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19th Century American Whaling

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Pitcairn's Island

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Caledonian Mercury

(Edinburgh, Scotland)

April 14, 1823


      We have been favoured with the following extract of a letter from Captain John Heron, of the ship Hercules, dated Calcutta, 9th September 1822: –

      "I sailed from the coast of Chili, on 26th March 1822, for Calcutta, and arrived at the island of Pitcairn on 28th April, where I had the pleasure of seeing my old acquaintances. I had there to land a quantity of goods which were sent by the gentlemen of Calcutta as presents to the inhabitants. It being Sunday when I arrived, I was present at the performance of divine service by John Adams, which he did in a very pious and devout manner; and the young folks behaved remarkably well. J. Adams and the rest of them were very happy to see me again, and after shaking hands and going through the common course of compliment, J. A. said, that he was surprised that a clergyman had not been sent out to them by the English, although they had promised to do it; that they wanted one very much to instruct them. He was not sure whether it was lawful for him to marry. I told him that a Magistrate or a Captain of a man of war might marry, if there was no clergyman to be had, and that the marriage was lawful; so of course he had a right to marry, being the Chief of the island. He said, likewise, that their ground was getting fast done, and they could not trust to sow seed in one piece of ground a second time, and some of the ground, which had been lying 22 years in fallow, had not yet come round. There would be plenty for them in his lifetime, but for the next generation there would not be enough, and that the English Government would have to remove them off the island. Bidding adieu to the friendly inhabitants of Pitcairn, and taking an affectionate farewell of them, I bore away for the Straits of Torres, where I arrived on the llth of June, and after getting nearly through, I lost two of my anchors, and drove ashore on a sand bank in a gale of wind. Having then only one anchor, I succeeded in getting her off in 10 days, but had the misfortune, before I got clear of the Straits, to lose my last anchor. Being then without anchors, and short of provisions, and half the ship's company sick, (in the course of seven days, after clearing the Straits, five died,) I bore away for supplies is the town of Cassary, in the island of Timor, where I arrived on 12th July. I got what provisions I required, but there was no anchor to be had. I had a broken anchor on board, one of the flucks being broken off, with which, after lashing a wooden flucks to it, I anchored the ship, and remained there three days. The ship's crew were so sickly, that I had to get men from the shore to weigh our anchor. Heaving it up, we had the good luck to get another anchor hooked to it of about ten cwt., which was very acceptable. Leaving Timor, I made all sail for Bengal, where I arrived on 17th August. You may judge of the pleasure I enjoyed in seeing my old shipmates and friends, after an absence of three years."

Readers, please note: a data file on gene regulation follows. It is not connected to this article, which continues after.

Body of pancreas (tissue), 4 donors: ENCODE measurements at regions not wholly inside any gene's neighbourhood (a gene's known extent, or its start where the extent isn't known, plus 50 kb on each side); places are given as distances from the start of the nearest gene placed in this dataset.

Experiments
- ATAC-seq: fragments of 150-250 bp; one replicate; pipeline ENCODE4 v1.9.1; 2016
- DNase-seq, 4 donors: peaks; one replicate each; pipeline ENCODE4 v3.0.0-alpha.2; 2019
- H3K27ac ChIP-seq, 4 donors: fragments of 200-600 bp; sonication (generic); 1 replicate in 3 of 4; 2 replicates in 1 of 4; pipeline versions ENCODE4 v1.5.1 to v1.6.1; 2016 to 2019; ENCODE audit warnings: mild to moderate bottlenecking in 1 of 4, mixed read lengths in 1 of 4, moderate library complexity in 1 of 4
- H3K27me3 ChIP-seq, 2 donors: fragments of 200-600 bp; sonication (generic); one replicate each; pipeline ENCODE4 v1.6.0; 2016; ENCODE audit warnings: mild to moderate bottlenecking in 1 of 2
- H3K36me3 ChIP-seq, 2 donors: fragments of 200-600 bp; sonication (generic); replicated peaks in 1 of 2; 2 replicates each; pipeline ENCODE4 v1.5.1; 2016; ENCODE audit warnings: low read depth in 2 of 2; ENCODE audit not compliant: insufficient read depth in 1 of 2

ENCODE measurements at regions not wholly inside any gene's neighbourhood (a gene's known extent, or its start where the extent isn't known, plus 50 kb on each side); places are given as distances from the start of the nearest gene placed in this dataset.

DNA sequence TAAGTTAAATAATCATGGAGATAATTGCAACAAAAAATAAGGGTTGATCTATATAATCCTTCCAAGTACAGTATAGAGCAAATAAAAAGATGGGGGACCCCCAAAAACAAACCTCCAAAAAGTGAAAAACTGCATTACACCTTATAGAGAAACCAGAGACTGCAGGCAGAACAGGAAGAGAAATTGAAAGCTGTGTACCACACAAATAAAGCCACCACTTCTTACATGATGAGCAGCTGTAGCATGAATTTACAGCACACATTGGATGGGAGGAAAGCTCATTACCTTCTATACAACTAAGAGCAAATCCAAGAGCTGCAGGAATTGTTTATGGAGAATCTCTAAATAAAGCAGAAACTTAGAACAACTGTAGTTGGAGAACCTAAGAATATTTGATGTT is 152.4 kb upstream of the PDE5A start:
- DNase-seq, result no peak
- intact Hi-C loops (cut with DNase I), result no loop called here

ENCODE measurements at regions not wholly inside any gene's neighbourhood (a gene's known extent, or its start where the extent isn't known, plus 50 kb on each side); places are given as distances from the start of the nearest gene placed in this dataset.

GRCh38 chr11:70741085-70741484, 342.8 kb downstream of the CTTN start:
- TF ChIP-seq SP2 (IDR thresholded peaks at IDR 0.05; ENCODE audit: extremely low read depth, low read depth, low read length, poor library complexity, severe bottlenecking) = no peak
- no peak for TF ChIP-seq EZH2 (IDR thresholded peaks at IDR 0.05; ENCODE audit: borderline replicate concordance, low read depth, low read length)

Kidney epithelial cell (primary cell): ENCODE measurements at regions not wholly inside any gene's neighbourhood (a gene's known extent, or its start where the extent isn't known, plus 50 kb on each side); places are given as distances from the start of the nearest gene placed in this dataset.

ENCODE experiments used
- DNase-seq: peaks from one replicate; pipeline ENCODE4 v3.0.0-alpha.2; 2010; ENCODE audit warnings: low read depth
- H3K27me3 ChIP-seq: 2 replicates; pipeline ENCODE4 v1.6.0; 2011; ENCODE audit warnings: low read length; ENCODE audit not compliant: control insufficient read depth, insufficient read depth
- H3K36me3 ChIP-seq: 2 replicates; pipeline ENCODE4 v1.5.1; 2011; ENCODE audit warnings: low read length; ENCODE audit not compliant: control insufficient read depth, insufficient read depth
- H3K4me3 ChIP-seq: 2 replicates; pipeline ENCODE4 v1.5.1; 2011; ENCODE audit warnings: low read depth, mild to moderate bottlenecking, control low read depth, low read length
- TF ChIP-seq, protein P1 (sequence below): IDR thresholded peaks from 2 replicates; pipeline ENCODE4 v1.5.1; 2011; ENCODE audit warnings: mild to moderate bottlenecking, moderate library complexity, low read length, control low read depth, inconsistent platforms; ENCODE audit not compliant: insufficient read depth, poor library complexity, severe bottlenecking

This transcription has been made from the following newspaper article:

"Pitcairn's Island", Caledonian Mercury (Edinburgh, Scotland), April 14, 1823.

see: 1822 04 28 - Hercules 2d visit.jpg